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If you suddenly decided to keep sheep, what
sort of dog would you get to help round them up? Would you get
a Great Dane, a poodle or a collie? Well of course the obvious
answer is a collie. They are bred for the job. However, if
you already owned the Great Dane and did not have a lot of money,
it would be unkind or even cruel to get rid of him and replace
him with another dog. So you have to work with what you got.
This is not a problem. It's just going to take more time, patience
planning and ingenuity.
A lot of horse owners find themselves in the same predicament. They own a horse, a horse that appeared absolutely right for them when their aspirations were merely to hack or go to the odd riding club event. But now the owner wants to branch out, to learn to train a horse to be correct or even compete in any of the disciplines.
This is the beauty of the classical way of training. This method of teaching will work for any horse. What advantages will you gain?
Your horse will become more obedient. Safer on the roads. Less liable to bolt or leap sideways when startled or over excited.
Your horse will look better because he will be fit, muscled and supple.
Your horse will last longer. The correct muscles will be used through his back therefore the back will stay in tone longer. Not dippy or dropped backed.
Your horse will take you to competitions and because he will be correct he will do well.
Your horse will be lighter in the hand and less tiring to ride.
It will be fun!
OK that's what you will get from the classical method but where do you start?
The answer to that really depends on your horses age, type and conformation. Also your horse's training up to this point must be taken into account. This is where the philosophy of "If it ain't broke, don't mend it" comes in.
I have to make a few assumptions here so that I can share my experience with the majority of you out there and the lessons will be beneficial to the most people. So, let's begin with the basics. Always a good place to start. So here's a preliminary lesson for you to try.
If you are not lucky enough to have an arena, find a field, or any space that is walled, fenced or there is some sort of barrier to form at least one corner. You will need the discipline for yourself and your horse to stay in a predetermined area with corners. I know a trainer, an ex bull fighter in Portugal who has an arena in the middle of a cornfield. The corn stands so high that it actually forms the walls. He is however a bit stuck when the corn is harvested but by then the horse has made a track in the ground, he just pretends the walls are still there. It works for him. Looks a bit strange from a distance though. All you see is a head bobbing up and down above a field of corn.
Assuming your horse is old enough to start training and that he is reasonably fit. The first priority must be to supple him for the training to come and begin to introduce the meaning of the aids. Forward aids and lateral (sideways) aids. So start with work on a long rein. This will allow your horse to stretch his back. All of this is covered in much more detail in the lesson on working in your horse.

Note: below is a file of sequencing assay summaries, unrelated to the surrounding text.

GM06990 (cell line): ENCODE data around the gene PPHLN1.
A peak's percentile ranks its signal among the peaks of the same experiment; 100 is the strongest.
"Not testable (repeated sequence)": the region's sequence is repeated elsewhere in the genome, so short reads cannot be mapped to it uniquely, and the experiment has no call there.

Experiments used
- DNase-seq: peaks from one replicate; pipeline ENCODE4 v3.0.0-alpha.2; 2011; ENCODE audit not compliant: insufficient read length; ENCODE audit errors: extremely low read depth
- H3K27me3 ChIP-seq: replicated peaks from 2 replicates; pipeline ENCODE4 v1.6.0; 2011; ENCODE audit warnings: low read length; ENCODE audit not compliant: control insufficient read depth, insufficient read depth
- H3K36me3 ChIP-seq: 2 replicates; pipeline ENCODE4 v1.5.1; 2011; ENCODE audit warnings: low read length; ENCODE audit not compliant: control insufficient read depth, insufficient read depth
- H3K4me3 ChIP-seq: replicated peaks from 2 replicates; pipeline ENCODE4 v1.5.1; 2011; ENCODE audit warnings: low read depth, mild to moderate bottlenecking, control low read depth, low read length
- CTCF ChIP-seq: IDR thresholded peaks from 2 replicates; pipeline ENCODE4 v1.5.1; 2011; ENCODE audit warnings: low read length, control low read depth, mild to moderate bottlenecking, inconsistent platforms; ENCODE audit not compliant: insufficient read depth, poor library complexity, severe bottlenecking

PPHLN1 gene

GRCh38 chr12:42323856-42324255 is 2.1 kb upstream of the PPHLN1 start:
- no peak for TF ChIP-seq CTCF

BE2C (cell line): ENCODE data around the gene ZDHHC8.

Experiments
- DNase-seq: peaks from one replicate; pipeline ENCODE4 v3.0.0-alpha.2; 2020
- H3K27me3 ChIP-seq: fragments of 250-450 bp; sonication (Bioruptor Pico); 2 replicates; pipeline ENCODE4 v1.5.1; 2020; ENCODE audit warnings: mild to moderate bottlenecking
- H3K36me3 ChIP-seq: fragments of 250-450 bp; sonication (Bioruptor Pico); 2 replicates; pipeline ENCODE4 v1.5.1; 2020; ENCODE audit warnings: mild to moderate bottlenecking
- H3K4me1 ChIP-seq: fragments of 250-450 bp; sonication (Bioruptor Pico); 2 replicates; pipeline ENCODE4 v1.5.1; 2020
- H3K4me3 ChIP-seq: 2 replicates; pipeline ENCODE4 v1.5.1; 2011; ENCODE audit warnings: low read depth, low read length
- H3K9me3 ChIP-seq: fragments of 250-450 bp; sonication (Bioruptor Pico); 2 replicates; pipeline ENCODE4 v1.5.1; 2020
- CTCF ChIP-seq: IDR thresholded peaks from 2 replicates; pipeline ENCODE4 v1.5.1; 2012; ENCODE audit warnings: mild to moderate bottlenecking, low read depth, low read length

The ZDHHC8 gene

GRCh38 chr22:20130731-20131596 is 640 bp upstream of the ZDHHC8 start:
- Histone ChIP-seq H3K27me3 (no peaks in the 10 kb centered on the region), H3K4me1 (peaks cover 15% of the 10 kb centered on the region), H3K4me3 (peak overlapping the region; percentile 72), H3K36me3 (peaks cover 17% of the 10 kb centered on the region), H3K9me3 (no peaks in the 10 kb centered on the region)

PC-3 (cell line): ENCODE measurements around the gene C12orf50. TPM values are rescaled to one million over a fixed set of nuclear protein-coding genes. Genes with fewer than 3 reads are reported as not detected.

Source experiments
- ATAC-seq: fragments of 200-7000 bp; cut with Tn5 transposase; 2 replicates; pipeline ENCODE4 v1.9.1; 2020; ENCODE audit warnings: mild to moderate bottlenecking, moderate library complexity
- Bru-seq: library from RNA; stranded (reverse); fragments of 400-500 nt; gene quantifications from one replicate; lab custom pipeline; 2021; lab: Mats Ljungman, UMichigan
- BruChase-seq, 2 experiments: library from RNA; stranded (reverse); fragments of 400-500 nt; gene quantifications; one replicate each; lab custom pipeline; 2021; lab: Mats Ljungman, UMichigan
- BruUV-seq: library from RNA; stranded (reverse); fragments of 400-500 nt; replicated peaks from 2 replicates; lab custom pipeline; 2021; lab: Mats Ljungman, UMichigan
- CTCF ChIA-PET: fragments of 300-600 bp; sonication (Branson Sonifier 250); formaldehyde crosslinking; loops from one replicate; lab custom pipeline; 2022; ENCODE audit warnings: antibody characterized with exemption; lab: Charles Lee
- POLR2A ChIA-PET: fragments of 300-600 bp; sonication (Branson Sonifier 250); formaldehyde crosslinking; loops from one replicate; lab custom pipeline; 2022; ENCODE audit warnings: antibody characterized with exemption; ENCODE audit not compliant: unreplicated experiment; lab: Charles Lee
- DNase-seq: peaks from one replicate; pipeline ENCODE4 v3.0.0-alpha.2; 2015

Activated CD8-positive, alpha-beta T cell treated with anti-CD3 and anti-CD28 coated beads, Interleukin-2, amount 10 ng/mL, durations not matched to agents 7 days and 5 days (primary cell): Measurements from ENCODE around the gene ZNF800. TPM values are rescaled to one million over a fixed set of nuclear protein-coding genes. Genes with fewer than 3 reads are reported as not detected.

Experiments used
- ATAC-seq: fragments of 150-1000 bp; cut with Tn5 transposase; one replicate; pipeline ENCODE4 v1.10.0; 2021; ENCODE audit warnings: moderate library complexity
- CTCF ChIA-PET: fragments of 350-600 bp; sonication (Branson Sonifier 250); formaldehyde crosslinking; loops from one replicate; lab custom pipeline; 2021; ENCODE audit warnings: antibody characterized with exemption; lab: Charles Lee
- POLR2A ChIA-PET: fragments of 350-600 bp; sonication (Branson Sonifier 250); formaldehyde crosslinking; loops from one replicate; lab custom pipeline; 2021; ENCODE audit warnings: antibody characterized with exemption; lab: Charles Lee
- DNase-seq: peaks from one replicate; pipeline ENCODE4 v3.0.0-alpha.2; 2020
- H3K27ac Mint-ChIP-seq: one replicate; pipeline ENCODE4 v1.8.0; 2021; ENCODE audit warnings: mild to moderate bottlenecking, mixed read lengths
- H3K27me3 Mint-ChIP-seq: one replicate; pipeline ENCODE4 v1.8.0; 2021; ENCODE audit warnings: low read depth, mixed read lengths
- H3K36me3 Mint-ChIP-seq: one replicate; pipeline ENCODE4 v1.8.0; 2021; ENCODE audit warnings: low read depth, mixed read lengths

Then start to turn him, still on a long rein, a little short of the track in your arena. At the quarter marker, ride him straight, parallel to the track. Once your horse has settled on a straight line, put your inside leg, your right leg if you're on the right rein, slightly behind the girth and ask him to yield to the right. If your horse does not immediately respond, don't worry, this is normal. Just back your leg up with the whip and put a little weight into your outside stirrup. A horse's instinct is always to put his body under your point of balance. If your horse starts to trot, gently bring him back to walk with a combination of rein and voice. As soon as he makes even one lateral step, reward him. He will soon realise what you want and start to move away from your leg. Now start to bring your inside leg to the girth but keep him going sideways. Keep repeating the process on both reins until your horse is freely moving sideways without tension and without you having to hold him back using the reins.
Now start to ride your corners - still on a long rein. You will find that your horse will naturally want to bend because of the leg yield effect of your inside leg. Don't worry about the reins yet. That comes later. You have started to supple and teach him by using your leg and the arena. You will find that in a very short time, if you keep up the exercises, your horse will expect and naturally bend through the corners. A great advantage when you pick up the reins and ask your horse to come onto the aids fully in the future (the subject of another of our lessons)
Good luck with this. Stick with it and have fun. And as always, don't forget to reward your horse when you get a result and he has pleased you. If you decide to follow through our lessons you will be able to do wonders with the ordinary horse which will provide so much more satisfaction for you as the rider and be of lasting benefit to your horse.
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